(Reuters Health) – COVID-19 fatalities in the U.S. have so far taken a parent from more than 37,000 children, an increase of 17.5% to 20.2% in parental bereavement compared to the pre-pandemic period, researchers say.
The study team examined mortality due to the COVID-19 pandemic from February 2020 to February 2021, including 470,00 recorded U.S. COVID-19 deaths. They also looked at an estimated 552,000 excess deaths during this period based on the difference between expected and actual all-cause mortality, including deaths directly and indirectly related to the virus.
Based only on recorded COVID-19 deaths, researchers estimated that a total of 37,337 children experienced the death of a parent due to the virus during the study period. This included 9,863 children under 10 years old as well as 27,474 youth 10 to 17 years old.
Based on excess deaths from all causes, an estimated total of 43,027 children experienced the death of a parent due directly or indirectly to COVID-19. This included 11,366 children under 10 as well as 31,661 youth aged 10 to 17.
Overall, with every COVID-19 fatality, an estimated 0.078 children under 18 years old in the U.S. has lost a parent, the researchers report in JAMA Pediatrics.
“Most deaths have occurred among the elderly, but the sheer scale of the epidemic means that there are also substantial numbers of deaths among younger adults,” said lead study author Rachel Kidman, an associate professor in public health at Stony Brook University in New York.
“This is a group more likely to have young children at home – children now orphaned by COVID-19,” Kidman said by email.
The study also highlights racial disparities in the children affected by parental loss due to the pandemic.
Black children make up only about 14% of kids in the U.S., but they made up an estimated 20% of youth losing a parent to COVID-19, the authors note.
While the study didn’t examine the causes behind this disparity, it may be due to higher levels of risk for exposure to the virus, differences in the risk of death among infected individuals, and differences in family size, said study coauthor Ashton Verdery, an associate professor of sociology and demography at the Pennsylvania State University, in State College.
Black people, for example disproportionately work in the service sector and other jobs that make distancing more challenging, Verdery said by email.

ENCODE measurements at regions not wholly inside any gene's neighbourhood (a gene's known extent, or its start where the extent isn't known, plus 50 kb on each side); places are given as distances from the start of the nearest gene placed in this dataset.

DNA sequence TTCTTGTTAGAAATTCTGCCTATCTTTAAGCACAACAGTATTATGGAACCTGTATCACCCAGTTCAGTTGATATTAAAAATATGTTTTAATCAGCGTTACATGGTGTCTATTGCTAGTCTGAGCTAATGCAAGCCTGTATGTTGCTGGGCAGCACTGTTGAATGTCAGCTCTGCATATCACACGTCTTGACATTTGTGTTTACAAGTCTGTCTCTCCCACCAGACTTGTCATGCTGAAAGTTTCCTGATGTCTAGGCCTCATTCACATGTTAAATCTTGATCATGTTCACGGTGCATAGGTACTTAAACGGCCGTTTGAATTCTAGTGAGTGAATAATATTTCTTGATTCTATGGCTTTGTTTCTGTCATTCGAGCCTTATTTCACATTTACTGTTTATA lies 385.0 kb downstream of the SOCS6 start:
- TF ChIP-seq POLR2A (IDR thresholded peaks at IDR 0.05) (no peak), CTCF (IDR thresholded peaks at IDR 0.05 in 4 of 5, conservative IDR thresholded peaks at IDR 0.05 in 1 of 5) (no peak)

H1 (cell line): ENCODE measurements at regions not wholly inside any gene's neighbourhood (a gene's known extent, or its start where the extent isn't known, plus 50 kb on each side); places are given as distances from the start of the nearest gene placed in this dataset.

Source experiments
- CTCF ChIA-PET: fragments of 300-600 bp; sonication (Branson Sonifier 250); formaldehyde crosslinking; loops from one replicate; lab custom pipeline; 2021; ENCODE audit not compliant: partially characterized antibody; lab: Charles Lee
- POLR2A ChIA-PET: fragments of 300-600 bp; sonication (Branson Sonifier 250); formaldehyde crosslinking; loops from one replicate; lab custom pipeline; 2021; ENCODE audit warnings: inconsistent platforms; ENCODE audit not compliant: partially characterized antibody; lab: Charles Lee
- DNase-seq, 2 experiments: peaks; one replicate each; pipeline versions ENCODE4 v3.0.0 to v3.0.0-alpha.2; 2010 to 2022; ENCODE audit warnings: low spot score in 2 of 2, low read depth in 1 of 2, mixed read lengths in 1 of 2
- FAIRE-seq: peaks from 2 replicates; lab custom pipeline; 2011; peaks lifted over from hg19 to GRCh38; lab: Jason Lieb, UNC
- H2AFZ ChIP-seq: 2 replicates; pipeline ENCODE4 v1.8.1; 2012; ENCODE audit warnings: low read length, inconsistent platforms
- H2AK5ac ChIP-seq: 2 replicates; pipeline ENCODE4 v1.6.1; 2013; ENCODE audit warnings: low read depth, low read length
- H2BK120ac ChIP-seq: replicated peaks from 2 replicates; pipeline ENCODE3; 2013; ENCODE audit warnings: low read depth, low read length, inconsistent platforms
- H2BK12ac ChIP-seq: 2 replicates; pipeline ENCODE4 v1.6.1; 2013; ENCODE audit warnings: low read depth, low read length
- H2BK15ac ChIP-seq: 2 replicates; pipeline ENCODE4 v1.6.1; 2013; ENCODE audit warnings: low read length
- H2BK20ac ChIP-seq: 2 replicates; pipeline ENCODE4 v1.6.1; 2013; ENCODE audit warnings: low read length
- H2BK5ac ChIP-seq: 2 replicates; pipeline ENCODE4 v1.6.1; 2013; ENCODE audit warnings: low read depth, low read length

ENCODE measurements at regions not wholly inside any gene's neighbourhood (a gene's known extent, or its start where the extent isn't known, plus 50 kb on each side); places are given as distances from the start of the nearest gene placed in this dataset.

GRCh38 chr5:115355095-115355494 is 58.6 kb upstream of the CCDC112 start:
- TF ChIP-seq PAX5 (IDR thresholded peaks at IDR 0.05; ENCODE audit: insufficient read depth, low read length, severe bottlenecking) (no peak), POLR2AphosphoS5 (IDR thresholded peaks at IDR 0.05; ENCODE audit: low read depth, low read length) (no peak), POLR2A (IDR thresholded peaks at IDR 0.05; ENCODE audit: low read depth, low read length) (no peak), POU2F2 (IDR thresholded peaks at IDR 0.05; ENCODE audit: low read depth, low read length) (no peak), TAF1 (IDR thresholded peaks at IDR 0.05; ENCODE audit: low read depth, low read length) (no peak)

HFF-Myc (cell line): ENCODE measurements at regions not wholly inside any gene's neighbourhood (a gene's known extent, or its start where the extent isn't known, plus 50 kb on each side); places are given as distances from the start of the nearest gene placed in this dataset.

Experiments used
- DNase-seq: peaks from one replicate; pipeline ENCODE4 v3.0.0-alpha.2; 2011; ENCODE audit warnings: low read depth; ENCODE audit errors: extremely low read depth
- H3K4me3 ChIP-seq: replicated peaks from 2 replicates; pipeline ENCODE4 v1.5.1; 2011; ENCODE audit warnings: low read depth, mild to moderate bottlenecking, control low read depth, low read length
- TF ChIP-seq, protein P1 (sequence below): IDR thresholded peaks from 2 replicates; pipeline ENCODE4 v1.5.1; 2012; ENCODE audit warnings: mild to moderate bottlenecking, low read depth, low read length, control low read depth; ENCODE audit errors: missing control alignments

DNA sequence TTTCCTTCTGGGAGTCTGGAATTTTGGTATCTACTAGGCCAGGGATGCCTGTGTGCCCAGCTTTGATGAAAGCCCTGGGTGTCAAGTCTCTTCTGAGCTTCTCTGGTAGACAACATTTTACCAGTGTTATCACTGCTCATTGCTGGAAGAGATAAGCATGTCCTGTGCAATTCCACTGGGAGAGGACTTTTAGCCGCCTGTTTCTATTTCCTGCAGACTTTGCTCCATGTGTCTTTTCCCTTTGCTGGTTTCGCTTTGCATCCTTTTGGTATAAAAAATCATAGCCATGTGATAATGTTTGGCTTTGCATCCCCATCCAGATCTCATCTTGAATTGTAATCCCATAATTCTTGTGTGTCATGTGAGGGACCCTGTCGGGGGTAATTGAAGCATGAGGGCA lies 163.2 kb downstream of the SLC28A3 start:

“A related factor is that COVID first hit areas where larger numbers of minorities live, which contributes because medical responses were less efficient during the first wave as treatment protocols were not as developed and hospitals were nearly overwhelmed, and because distancing is likely more challenging in densely populated areas,” Verdery said.
“And, of course, there are differentials in health insurance and access to high quality medical care that also likely contributed,” Verdery added.
One limitation of the study is that the estimates relied on demographic modeling, not survey or administrative data, the study team notes. Another is that the analysis only looked at parents, not other primary caregivers, and may underestimate the number of children left without adults to care for them as a result of deaths during the pandemic.
Even so, the results highlight losses that children are experiencing at a time when they may not have typical support from family, friends, and teachers to help them cope, Kidman said.
“Clinicians and counselors need to be aware of what these children are going through, and be prepared to link them to appropriate services,” Kidman advised. “They also need to be cognizant of how they can support the surviving parent or caregiver emotionally and economically.”
SOURCE: https://bit.ly/3nQ2yRI JAMA Pediatrics, online April 5, 2021.
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